Thus, the Trinity stands as an unchallengeable but never-understood fortress in the center of Christianity. But Christians should get their doctrine from the Bible. What if a careful examination of the Bible showed that there was no Trinity? What if careful study showed that Yahweh was the one God of the Bible, and Jesus was who Peter said he was, “a man approved of God” and not a “God-man”? What if the “mystery” of the Trinity was not a mystery at all, but an erroneous doctrine that was formulated over time? This study will show that Jesus was indeed a fully human man approved by God.
This short appendix can only summarize some of the major points about who God and Jesus Christ really are. For further study, a bibliography of some of the books on the subject is included at the end of this appendix. Also, it is not the intention of this appendix to explain the verses that are traditionally used to support the doctrine of the Trinity, such as John 10:30 or John 8:58. Each of those verses can be understood in a way that supports the Biblical Unitarian position, and they are covered in the REV commentary on those individual verses.
The word “Trinity” is not in the Bible. Although that does not rule out the possible existence of the Trinity, it is supporting evidence that the doctrine is unbiblical.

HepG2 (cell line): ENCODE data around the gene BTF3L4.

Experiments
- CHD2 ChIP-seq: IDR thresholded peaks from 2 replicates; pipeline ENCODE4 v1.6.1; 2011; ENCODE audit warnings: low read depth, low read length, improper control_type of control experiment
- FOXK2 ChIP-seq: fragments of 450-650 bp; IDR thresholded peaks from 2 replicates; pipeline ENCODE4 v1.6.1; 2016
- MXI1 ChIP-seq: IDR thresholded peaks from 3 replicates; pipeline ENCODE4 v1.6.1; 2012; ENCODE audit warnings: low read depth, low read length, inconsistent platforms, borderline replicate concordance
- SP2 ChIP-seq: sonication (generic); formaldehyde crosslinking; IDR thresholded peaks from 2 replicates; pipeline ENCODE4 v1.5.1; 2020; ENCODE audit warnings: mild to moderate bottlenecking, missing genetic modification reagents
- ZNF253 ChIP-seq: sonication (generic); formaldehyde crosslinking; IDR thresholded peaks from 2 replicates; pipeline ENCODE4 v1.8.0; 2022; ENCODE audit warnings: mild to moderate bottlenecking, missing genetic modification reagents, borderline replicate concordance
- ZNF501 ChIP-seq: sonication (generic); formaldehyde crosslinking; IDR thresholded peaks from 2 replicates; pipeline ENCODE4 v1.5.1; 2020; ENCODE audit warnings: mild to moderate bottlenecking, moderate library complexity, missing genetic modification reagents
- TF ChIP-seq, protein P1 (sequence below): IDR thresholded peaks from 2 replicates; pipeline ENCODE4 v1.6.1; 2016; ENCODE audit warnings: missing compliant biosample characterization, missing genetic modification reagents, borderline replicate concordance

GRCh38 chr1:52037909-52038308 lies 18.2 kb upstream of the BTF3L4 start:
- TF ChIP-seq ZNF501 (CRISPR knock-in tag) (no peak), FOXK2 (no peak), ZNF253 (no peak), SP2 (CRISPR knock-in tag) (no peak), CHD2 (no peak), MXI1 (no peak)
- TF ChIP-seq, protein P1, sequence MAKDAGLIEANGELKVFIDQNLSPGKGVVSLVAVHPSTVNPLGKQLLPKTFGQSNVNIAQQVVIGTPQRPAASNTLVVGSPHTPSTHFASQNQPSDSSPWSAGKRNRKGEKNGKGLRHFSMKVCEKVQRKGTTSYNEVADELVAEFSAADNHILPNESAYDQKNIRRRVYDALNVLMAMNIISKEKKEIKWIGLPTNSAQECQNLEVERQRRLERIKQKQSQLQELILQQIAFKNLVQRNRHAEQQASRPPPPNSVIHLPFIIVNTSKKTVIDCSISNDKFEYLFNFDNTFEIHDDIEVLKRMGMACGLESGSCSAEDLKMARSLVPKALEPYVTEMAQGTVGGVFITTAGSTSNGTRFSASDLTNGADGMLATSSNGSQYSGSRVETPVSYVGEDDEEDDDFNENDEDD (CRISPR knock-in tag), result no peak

Trinitarians differ, sometimes greatly, in their definitions of the Trinity. The Eastern Orthodox Church differs from the Western Church on the relation of the Holy Spirit to the Father and the Son. Also, Trinitarians who hold to the “classic” definition of the Trinity, that Jesus was 100% God and 100% man while on earth, believe differently from Kenotic Trinitarians, who believe that Jesus set aside his godhood while he was a man on earth. Oneness Pentecostals say the classic formula of the Trinity is completely wrong. Yet all these claim that Christ is God and that the Bible supports their position.